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Bagged Biohazard Waste Disposal Guidance

Scope and Applicability

The collection of autoclaved soil, plants, and plant materials must be conducted in a manner that follows the correct waste stream and does not create ergonomic risks for facilities personnel.  This guidance applies to the collection, treatment and disposal of all soil and plant material as defined below. This shall apply to all students, staff and faculty responsible for handling and disposing of soil, plants, and plant materials.


For those who autoclave and dispose of their lab’s bagged biowaste, this document serves to clarify the expectations for collection, treatment, and final disposal.  Bagged biowaste falls into one of two broad categories: 1) medical waste as defined and regulated by the TN Department of Environment & Conservation (TDEC; *see below for definition), and 2) that not fitting the description/definition of medical waste, other for the purpose of this guidance.

Medical Waste – Medical waste generally includes cultures/stocks of wild type or recombinant infectious agents (i.e., to humans), human-derived materials (blood, body fluids, tissues, cell lines, etc.), nonhuman primate cell cultures, and materials contaminated with these.  Labs operating at Biosafety level-2 (BSL-2) will likely generate this type of waste.

  1. Collection: Solid wastes are to be segregated into labeled biohazard waste cans lined with an autoclavable waste bag (e.g., polypropylene bag). The bag must be orange/red in color and/or emblazoned with a biohazard symbol.  (Note:  this excludes sharps, gross pathological/tissue waste, and bulk liquids; see for information on these types of waste).
  2. Treatment: Bags must be autoclaved in accordance with posted time/temperature parameters which are verified quarterly (parameters/instructions posted on/near approved autoclaves).
  3. Disposal: cooled autoclaved bags are to be segregated to the large white BruteTM bins labeled ‘Autoclave-treated waste’.  These are located in each building with labs which may generate treated medical wastes, typically in/near autoclave rooms.  They are used to keep treated medical waste separate from other routine solid wastes in accordance with TDEC regulations.  Autoclaved red/orange/biohazard-labeled bags cannot be comingled with routine solid waste and are NOT to be placed in your standard lab waste cans or building dumpsters.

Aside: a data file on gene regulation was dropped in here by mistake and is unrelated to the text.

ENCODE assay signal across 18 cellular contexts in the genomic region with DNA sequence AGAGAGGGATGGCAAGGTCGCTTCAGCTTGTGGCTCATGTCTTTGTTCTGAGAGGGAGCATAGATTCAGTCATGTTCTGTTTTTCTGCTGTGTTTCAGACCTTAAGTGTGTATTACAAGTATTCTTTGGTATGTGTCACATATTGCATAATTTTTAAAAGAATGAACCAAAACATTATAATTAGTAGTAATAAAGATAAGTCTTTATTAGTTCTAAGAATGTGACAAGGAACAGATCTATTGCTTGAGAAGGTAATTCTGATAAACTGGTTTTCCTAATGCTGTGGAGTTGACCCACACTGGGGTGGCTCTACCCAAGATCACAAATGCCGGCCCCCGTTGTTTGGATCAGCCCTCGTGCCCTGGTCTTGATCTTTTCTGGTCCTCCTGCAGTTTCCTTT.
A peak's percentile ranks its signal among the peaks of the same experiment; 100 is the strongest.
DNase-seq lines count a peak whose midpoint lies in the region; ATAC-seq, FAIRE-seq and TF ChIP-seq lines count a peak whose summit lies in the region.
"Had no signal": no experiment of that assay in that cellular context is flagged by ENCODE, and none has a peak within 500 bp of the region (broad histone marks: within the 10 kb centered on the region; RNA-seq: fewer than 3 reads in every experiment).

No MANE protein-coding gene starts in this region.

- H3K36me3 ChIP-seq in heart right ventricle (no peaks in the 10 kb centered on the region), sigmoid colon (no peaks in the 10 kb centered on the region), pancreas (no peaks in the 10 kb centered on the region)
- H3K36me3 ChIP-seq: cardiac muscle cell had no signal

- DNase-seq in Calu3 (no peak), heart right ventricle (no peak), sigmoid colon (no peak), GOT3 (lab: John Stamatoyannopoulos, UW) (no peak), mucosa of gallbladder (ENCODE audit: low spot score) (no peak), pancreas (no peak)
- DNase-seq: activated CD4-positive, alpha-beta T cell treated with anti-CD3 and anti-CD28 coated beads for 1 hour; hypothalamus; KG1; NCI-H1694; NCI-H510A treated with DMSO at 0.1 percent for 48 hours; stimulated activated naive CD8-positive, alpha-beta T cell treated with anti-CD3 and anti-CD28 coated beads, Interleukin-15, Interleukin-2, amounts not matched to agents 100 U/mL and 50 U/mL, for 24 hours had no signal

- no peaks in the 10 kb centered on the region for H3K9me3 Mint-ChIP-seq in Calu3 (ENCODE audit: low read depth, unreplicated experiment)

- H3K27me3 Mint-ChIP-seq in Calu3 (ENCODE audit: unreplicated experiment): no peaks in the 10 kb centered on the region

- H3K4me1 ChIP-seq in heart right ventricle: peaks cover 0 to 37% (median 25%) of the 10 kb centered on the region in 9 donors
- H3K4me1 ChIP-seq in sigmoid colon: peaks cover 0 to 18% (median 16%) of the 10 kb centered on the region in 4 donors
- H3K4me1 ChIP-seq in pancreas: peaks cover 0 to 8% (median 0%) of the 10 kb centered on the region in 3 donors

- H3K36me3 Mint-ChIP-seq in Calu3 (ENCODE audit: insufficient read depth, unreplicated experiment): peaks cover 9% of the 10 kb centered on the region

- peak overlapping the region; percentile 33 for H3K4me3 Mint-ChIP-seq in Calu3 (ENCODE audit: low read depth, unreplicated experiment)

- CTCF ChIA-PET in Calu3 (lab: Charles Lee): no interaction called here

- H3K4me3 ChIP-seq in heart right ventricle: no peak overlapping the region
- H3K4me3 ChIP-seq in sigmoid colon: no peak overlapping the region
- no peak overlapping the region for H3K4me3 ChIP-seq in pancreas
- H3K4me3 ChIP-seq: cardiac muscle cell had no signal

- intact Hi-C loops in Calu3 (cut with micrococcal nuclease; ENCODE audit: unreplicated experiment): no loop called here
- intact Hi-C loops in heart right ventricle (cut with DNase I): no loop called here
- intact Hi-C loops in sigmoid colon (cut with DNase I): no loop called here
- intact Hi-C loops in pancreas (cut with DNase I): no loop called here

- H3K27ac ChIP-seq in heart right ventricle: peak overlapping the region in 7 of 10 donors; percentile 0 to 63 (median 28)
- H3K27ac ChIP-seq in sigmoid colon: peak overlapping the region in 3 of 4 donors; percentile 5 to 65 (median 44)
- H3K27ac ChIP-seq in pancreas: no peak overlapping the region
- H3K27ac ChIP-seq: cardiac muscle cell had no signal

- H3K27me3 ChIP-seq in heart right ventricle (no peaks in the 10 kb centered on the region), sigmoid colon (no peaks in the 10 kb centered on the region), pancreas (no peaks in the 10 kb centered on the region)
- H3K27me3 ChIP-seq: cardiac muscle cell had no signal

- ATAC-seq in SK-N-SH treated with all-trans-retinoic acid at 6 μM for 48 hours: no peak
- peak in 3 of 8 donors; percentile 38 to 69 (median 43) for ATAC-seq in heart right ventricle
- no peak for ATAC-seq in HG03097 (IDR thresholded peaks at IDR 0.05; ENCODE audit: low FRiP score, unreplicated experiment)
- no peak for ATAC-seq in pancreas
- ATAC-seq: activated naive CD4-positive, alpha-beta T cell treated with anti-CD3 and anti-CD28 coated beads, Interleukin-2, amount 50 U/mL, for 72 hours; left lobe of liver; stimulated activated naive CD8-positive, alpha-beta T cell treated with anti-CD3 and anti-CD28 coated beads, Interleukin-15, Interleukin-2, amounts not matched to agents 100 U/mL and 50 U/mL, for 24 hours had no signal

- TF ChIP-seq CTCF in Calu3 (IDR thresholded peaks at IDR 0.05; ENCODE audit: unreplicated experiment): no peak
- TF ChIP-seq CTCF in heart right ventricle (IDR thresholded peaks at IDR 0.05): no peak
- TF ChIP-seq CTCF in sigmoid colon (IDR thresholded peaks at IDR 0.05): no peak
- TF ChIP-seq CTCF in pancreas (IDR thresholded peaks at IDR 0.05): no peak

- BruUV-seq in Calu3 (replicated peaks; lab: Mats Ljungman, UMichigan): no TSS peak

Materials collected in each interior bag of the white BruteTM containers must not exceed 50 lbs. and directions on posted signs must be followed.

Other (non-medical) waste – biological waste not meeting the definition of medical waste would include cultures/stocks of routine or recombinant noninfectious (i.e., to humans)/Risk Group 1 microbes (e.g., E. coli K-12, Saccharomyces cerevisiae), low risk soil/plant materials, etc. Labs operating at Biosafety level-1 (BSL-1) will likely generate this type of waste.

    1. Collection: Solid wastes are to be segregated into a waste can identified for biological waste (a biohazard decal on the can is acceptable). The can must be lined with an autoclavable bag:
    2. May be orange/red and/or labeled as indicated above; OR may be a clear/white, unlabeled (not bearing a biohazard symbol) bag.
    3. Treatment: As indicated for medical wastes above; autoclave must be validated quarterly/follow posted parameters.
    4. Disposal: cooled autoclaved bags are to be disposed as follows:
      1. Orange/red and/or labeled bags must be placed in white bins as indicated for medical waste above.
      2. If bag is clear/white and unlabeled it may be disposed as routine solid waste or directly to building dumpster. For bagged biowaste that does not meet the TDEC regulatory definition of medical waste, this methods offers the advantages of cost savings both in bag type and in disposal costs.


Collection, treatment, and disposal of plants, plant materials and soils

Soil and plant wastes do not qualify as ‘regulated medical waste’ per state code, so these are not subject to special segregation into the white bins.  However, to meet this exemption these wastes cannot be collected in an autoclave bag that is red (or orange) or bears the biohazard symbol (i.e., it must be a plain white/clear/tan autoclave bag).  The bags can then be placed directly into the dumpster once autoclaved/cooled.  Dry cycles can be incorporated into soil sterilization to possibly help reduce the weight of autoclaved soil.  While this guidance pertains to all materials in the “Other” category above, it is especially important to be followed for autoclaved soils and plant materials as they contribute 11x more to the cost of disposal than other materials in the waste stream.